It’s not just the content of the program that counts. It’s why that content matters in your space.
A lot of what we create programmatically can happen at home. You can screen a film on Netflix. You can watch a YouTube video of an author discussing their book. You can do a craft project at your kitchen table.
So we have to make a case for why those things are better in our space.
History matters. I worked for a few years in a cultural center housed in a former synagogue. The space was an historic landmark, and its story and history were deeply compelling. Leveraging that history changed our programming. Not only could we offer our patrons great arts experienced, but we could also give them a connection to history, a connection to a story they were becoming a part of. It added an emotional pull to the things we did, and it helped. What’s the history of your space? What’s the story of your space? Connecting those things to the programming you create will deepen the connections for your patrons.
What else you got? In our library, there’s a whole world of things outside our programming room that patrons can engage in. We try to leverage that as much as we can to make attending our programming special. Like the talk? Here are some other books in our collection to check out. Enjoy the panel? Here’s a MakerSpace activity to complement it. Connect the different parts of your space to your programming. Give people more bang for their time “buck.”
If you aren’t the space, find the space. Maybe your space doesn’t create the right emotional and community connections for a program. Find another space that does. Bringing programming out into the community, to reach patrons where they live and where they are, can really work. We have started bringing some of our traditional library programming into the schools, because we found students didn’t really come to the library for talks or programs. Now, by bringing the programming into the spaces they inhabit, we’re reaching that demographic in a whole new way.
This April, Root & Branch Productions in England will be producing 18 Victoria, my little “asteroid destroys the Earth” play. I’m excited to be working with them on the show.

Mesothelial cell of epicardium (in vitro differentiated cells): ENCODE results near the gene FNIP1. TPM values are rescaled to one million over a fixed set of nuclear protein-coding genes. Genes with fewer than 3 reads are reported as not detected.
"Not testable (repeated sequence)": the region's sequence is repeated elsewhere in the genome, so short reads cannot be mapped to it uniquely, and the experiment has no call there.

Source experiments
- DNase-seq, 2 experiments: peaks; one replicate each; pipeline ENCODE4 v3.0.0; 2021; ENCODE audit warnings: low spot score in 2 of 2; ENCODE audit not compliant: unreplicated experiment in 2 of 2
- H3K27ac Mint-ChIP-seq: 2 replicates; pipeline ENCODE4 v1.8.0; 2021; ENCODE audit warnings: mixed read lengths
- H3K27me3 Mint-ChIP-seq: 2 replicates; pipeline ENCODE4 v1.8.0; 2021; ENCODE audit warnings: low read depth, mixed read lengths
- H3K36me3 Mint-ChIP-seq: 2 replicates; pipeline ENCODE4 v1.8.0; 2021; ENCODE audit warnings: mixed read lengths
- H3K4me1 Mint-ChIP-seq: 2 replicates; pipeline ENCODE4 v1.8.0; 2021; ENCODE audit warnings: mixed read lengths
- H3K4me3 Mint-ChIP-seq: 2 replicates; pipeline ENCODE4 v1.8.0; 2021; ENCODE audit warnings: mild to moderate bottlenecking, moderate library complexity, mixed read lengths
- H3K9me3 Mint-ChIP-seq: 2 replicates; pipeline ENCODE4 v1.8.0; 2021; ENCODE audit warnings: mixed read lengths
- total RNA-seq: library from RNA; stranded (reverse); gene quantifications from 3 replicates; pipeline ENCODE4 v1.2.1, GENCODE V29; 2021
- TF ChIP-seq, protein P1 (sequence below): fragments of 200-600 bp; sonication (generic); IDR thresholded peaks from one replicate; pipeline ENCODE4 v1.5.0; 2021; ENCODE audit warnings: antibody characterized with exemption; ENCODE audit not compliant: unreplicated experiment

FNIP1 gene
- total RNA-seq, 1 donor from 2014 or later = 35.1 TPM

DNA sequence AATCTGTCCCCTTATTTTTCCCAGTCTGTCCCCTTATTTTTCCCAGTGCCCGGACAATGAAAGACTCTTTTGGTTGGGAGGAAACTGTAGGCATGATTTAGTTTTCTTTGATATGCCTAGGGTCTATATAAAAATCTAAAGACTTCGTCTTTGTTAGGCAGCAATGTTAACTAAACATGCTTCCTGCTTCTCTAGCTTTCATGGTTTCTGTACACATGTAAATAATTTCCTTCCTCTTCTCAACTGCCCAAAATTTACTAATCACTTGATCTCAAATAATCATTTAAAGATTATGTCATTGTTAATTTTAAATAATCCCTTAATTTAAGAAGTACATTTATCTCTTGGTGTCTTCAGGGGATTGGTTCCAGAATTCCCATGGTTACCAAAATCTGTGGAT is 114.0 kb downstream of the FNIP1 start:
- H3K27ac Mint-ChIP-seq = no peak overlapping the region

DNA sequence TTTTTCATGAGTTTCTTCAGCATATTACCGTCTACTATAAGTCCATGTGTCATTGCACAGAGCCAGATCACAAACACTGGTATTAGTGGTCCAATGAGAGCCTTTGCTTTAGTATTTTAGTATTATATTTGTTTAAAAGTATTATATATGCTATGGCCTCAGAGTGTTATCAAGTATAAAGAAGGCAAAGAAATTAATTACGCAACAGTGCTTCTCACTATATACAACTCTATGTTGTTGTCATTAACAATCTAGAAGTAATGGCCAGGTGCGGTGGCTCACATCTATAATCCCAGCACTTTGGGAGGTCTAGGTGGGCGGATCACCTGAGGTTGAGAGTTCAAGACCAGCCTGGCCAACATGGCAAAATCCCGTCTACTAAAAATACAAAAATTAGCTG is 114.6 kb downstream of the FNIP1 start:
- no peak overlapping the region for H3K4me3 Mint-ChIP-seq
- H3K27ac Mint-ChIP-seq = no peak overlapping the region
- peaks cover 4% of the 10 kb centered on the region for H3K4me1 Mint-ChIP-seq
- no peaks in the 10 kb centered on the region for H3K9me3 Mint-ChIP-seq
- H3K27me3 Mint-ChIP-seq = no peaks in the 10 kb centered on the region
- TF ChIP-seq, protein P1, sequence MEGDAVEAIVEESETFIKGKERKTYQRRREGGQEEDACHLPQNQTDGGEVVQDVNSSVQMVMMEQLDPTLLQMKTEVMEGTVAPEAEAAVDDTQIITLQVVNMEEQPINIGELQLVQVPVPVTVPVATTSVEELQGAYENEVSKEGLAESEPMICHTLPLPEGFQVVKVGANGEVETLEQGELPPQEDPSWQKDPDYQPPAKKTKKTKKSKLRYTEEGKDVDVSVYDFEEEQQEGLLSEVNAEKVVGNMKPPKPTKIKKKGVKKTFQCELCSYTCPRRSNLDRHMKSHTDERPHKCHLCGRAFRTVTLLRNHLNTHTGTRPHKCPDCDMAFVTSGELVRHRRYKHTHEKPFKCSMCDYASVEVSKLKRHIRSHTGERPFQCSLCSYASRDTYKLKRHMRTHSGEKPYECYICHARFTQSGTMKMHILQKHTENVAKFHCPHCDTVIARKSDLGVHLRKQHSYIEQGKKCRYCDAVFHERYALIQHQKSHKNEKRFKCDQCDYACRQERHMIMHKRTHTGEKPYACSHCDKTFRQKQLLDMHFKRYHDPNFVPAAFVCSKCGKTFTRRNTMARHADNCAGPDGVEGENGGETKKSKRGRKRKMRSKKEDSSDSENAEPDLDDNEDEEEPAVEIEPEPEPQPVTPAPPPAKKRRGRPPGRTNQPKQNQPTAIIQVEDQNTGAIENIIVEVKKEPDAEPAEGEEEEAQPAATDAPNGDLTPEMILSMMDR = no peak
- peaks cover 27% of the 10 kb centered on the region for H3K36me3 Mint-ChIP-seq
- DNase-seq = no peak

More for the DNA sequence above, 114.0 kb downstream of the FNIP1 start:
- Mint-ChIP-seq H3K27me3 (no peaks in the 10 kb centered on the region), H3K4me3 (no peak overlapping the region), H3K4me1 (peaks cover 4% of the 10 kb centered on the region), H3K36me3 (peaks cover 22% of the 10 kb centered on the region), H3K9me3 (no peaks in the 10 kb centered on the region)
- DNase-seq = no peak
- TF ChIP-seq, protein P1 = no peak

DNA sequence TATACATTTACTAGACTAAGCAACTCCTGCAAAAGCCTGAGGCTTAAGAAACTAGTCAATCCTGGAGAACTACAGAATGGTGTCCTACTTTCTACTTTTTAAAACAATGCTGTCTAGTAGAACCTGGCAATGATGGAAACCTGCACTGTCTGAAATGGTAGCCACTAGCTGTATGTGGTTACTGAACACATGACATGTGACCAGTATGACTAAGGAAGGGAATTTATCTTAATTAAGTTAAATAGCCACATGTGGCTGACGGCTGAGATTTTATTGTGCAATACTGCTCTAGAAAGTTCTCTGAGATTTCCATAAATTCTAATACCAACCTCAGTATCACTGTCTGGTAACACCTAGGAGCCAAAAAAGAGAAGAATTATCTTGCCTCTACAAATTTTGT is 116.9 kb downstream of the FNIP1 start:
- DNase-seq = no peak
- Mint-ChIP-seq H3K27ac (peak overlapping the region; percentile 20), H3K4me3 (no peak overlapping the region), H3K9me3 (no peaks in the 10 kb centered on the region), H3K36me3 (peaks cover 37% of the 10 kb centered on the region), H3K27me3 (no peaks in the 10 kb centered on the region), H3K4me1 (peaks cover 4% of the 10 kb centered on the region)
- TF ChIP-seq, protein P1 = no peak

It’s important to devote energy to expanding the community of people you serve. But we can waste a lot of energy comparing our reach to the reach of other organIzations.
Their success isn’t our failure. Maybe our neighbor organization is really killing it with college-age students. Obsessing about how we can replicate that success in-house is wasted energy. We need to look at who we successfully reach and devote energy into serving them better.
Work together, not against. If an organization is really good at something that we are struggling with, we should see them as a potential partner, not competition. Looking for ways to expand our community through collaboration is more fruitful for everyone.
Change takes time. The communities we envy didn’t grow overnight. Our community didn’t grow overnight. Shaping the audience community for our programming takes time, and so will expanding it. Think incrementally. Have targeted, reachable goals. Be patient.
In arts programming, we don’t build audience. We build community.
Thinking about audience makes our programming transactional. It’s a one-off proposition: We make a thing. People come. We count the numbers. We’re done.
Thinking about community makes our programming about relationships. It’s an ongoing proposition: We make a space. People come. We share experience. And we grow that relationship.
Programming that focuses on community:
- Is connected. People feel a part of a larger whole and feel connected to other individuals.
- Is empowering. It creates systems that support individual success as well as community success.
- Is nurturing. People experience things like safety, validation, visibility.
When we build community over building audience, we give people more than programming. We give them a tribe to belong to. We give them a space to grow and thrive.
Came across a fantastic clip of Issa Rae on Twitter this morning:
Who’s next to you? Who’s struggling? Who’s in the trenches with you? Who’s just as hungry as you?
It’s a great reminder to harness the power we have in our individual circles. Our immediate communities are a rich and abundant resource.
And they matter.